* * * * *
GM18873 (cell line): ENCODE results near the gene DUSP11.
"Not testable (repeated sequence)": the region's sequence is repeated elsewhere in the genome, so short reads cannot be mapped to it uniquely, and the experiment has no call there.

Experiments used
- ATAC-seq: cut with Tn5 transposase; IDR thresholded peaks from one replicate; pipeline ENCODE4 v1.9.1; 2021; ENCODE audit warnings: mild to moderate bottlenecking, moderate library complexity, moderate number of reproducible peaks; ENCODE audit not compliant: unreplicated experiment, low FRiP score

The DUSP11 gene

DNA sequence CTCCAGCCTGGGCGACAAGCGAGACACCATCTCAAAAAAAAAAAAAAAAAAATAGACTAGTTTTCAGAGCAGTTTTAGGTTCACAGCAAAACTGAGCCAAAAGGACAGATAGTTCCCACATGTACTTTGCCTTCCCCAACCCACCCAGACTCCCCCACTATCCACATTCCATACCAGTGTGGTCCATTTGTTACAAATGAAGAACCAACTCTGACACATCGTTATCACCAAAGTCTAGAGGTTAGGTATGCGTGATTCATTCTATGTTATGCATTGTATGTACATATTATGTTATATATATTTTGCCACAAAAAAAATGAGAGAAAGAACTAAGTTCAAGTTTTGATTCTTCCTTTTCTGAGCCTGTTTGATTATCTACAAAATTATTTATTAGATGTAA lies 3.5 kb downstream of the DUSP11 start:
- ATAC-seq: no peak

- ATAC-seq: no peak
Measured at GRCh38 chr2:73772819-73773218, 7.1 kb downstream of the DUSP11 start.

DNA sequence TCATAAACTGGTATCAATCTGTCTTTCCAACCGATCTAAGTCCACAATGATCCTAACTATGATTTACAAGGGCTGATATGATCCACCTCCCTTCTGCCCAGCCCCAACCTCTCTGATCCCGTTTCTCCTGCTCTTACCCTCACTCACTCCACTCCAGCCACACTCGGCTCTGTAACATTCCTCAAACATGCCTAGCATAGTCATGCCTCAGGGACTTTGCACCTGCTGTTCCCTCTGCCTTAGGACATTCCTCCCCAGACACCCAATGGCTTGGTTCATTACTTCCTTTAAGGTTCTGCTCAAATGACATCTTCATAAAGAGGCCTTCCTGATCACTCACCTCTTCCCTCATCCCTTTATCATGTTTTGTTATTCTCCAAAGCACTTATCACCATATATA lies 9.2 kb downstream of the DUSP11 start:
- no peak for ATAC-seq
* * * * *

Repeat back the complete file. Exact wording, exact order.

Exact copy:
GM18873 (cell line): ENCODE results near the gene DUSP11.
"Not testable (repeated sequence)": the region's sequence is repeated elsewhere in the genome, so short reads cannot be mapped to it uniquely, and the experiment has no call there.

Experiments used
- ATAC-seq: cut with Tn5 transposase; IDR thresholded peaks from one replicate; pipeline ENCODE4 v1.9.1; 2021; ENCODE audit warnings: mild to moderate bottlenecking, moderate library complexity, moderate number of reproducible peaks; ENCODE audit not compliant: unreplicated experiment, low FRiP score

The DUSP11 gene

DNA sequence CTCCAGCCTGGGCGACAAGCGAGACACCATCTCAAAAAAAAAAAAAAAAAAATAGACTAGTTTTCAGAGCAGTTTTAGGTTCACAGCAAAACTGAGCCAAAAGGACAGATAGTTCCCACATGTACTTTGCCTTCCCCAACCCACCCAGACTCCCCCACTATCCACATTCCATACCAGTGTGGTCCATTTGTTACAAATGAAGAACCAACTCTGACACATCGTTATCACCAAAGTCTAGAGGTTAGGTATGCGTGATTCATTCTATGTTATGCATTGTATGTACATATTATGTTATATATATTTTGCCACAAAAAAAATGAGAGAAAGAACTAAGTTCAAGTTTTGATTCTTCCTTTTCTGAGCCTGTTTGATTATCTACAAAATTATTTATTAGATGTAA lies 3.5 kb downstream of the DUSP11 start:
- ATAC-seq: no peak

- ATAC-seq: no peak
Measured at GRCh38 chr2:73772819-73773218, 7.1 kb downstream of the DUSP11 start.

DNA sequence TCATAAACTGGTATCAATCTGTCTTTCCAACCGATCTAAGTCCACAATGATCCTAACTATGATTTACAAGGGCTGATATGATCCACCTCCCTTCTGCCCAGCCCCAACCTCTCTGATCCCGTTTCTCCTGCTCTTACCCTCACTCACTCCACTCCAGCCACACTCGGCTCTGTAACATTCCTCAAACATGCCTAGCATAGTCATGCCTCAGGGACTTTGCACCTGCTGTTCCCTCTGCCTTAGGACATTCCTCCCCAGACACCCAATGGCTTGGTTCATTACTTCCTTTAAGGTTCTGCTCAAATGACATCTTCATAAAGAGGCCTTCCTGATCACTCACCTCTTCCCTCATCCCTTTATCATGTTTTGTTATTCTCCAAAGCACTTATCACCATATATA lies 9.2 kb downstream of the DUSP11 start:
- no peak for ATAC-seq